One film journalist’s stream-of-consciousness cinematic journey through the pandemic, Part 30
By Laurence Lerman
For my 30th column, I decided to adhere to general convention with a tribute to one of my favorite actors, the great Gene Hackman, who’s happily alive and well and retired at 91. This arrives after nearly a year of purply pontifications on all manner of films big and small—everything from Hollywood classics and foreign greats to period exploitation movies, samurai flicks, biker films, Italian giallo and poliziotteschi, a smattering of TV and even the occasional adult offering. As the great media historian Ed Grant might say, “Everything from “high art to low trash and back again.”
Starting out as a theater actor in the late Fifties before moving to the New York stage at the dawn of the Sixties, Gene Hackman quickly picked up bit parts on network TV shows and then bigger ones on dozens more over the next few years. Hackman appeared on everything from Naked City and The Defenders to Iron Horse and I Spy prior to his cinematic breakthrough as Buck Barrow in 1967’s Bonnie and Clyde. Prestige pictures followed shortly after (highlighted by the 1969 double whammy of Marooned and Downhill Racer), leading to his Oscar-winning turn as rough-hewn New York City police detective Jimmy “Popeye” Doyle in The French Connection. Vicious, sensational, fast-moving and realistic, William Friedkin’s landmark 1971 policier changed the game as far as cop thrillers were concerned—and elevated Hackman to the A-list of Hollywood leading men, where he would remain for the next 40+ years.
Since Hackman has appeared in nearly 80 films, running down 30 outstanding performances for the occasion of my 30th column appeared to be a sound, relatively easy proposition. But a glance at Hackman’s resume inspired me to revise my thinking and focus on a period where he appeared to be at his most artistically prolific. Clearly, Hackman’s diverse decade in the trenches as a TV day player and big screen supporting star honed his talents, which may have come into play when his post-Oscar possibilities offered him the opportunity to tackle a wider, more varied swath of starring roles. I refer to Hackman’s busy years of 1974 and 1975, when he appeared in no less than seven new releases, six of them in a leading capacity. Some of the films were quite fine, a couple were not; some were memorable, while others were forgotten. But there was nary a bad performance in the mixed bunch, and that’s probably the greatest thing you can say about an actor doing his job in a not-so-great film.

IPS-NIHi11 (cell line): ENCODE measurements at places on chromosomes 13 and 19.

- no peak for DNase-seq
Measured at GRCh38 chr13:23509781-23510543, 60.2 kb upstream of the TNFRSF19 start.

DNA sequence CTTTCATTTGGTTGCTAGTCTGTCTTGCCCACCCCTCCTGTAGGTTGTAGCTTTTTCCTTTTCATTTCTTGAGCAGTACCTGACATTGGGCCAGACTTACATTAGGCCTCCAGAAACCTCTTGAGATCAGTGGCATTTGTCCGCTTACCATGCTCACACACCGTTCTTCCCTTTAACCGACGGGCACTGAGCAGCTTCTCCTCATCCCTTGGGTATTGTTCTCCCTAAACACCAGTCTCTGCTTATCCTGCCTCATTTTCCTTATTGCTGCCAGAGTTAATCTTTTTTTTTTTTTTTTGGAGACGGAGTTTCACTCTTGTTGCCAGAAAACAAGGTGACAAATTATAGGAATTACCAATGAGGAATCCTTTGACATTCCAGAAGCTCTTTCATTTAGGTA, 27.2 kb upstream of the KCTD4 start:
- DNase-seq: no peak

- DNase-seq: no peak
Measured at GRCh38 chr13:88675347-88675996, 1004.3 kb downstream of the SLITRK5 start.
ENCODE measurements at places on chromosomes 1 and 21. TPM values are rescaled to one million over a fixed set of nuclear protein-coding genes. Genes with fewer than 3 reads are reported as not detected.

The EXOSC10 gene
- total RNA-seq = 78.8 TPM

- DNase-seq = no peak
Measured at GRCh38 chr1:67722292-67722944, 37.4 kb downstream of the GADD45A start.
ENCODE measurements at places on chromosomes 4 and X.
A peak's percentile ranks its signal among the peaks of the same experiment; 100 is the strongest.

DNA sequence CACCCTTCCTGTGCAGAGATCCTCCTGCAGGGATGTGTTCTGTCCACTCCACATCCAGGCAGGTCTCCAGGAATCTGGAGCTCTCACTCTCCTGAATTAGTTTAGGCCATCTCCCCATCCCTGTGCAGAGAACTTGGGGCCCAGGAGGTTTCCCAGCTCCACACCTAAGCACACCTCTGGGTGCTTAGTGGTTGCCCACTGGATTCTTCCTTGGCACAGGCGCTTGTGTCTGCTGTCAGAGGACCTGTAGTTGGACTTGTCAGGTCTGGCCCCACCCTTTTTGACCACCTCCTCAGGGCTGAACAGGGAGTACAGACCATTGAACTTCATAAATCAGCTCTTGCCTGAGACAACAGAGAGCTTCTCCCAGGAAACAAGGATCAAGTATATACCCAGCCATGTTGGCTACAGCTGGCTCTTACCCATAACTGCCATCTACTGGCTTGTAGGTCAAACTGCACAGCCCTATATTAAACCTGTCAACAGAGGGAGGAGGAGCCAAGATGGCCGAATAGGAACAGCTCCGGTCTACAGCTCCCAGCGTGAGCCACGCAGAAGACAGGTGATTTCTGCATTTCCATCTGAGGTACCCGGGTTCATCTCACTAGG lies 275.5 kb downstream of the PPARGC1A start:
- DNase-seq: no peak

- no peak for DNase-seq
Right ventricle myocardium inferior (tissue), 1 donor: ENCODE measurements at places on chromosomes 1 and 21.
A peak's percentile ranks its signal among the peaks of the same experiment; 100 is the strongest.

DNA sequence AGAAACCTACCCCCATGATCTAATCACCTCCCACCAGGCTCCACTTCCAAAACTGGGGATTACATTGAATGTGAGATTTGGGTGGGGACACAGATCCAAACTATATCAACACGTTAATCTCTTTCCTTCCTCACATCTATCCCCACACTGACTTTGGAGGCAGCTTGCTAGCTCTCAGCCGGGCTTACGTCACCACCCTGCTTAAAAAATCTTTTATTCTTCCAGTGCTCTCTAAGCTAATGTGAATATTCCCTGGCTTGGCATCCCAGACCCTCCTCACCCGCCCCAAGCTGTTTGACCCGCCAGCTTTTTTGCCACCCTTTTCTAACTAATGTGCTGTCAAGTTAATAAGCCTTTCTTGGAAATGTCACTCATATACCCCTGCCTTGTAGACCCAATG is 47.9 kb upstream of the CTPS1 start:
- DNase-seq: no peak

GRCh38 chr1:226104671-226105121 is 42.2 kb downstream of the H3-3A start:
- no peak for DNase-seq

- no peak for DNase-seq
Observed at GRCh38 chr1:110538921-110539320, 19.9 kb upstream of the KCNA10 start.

Hackman’s work was adept, plentiful and game during those years, and more than confirmed the authority he brought to his craft. To wir:
The Conversation (Released April 7, 1974)
Following his portrayal of an ex-con opposite Al Pacino in Jerry Schatzberg’s critically lauded 1973 drifter drama Scarecrow, Hackman starred as an obsessive surveillance expert in crisis in Francis Ford Coppola’s mystery-drama. A small project sandwiched between Coppola’s two Godfather sagas, the film quickly became a cult favorite before being hailed, decades later, as a classic of paranoid Seventies cinema alongside The Parallax View, Marathon Man and Three Days of the Condor.
Zandy’s Bride (Released May 19, 1974)
An interesting arthouse choice for Hackman, the western drama Zandy’s Bride, Swedish filmmaker Jan Troell’s first film in a brief Hollywood sojourn following his Oscar-nominated immigrant epics The Emigrants (1971) and The New Land (1972), features plantation owner Hackman and mail-order bride Liv Ullmann trying to make things work in the none-too-comfortable wilds of turn-of-the-century Northern California. It all looks gorgeous and the leading players are fine, but nothing too memorable happens here, save for the couple’s uncomfortable first night together as husband and wife.
Young Frankenstein (Released December 14, 1974)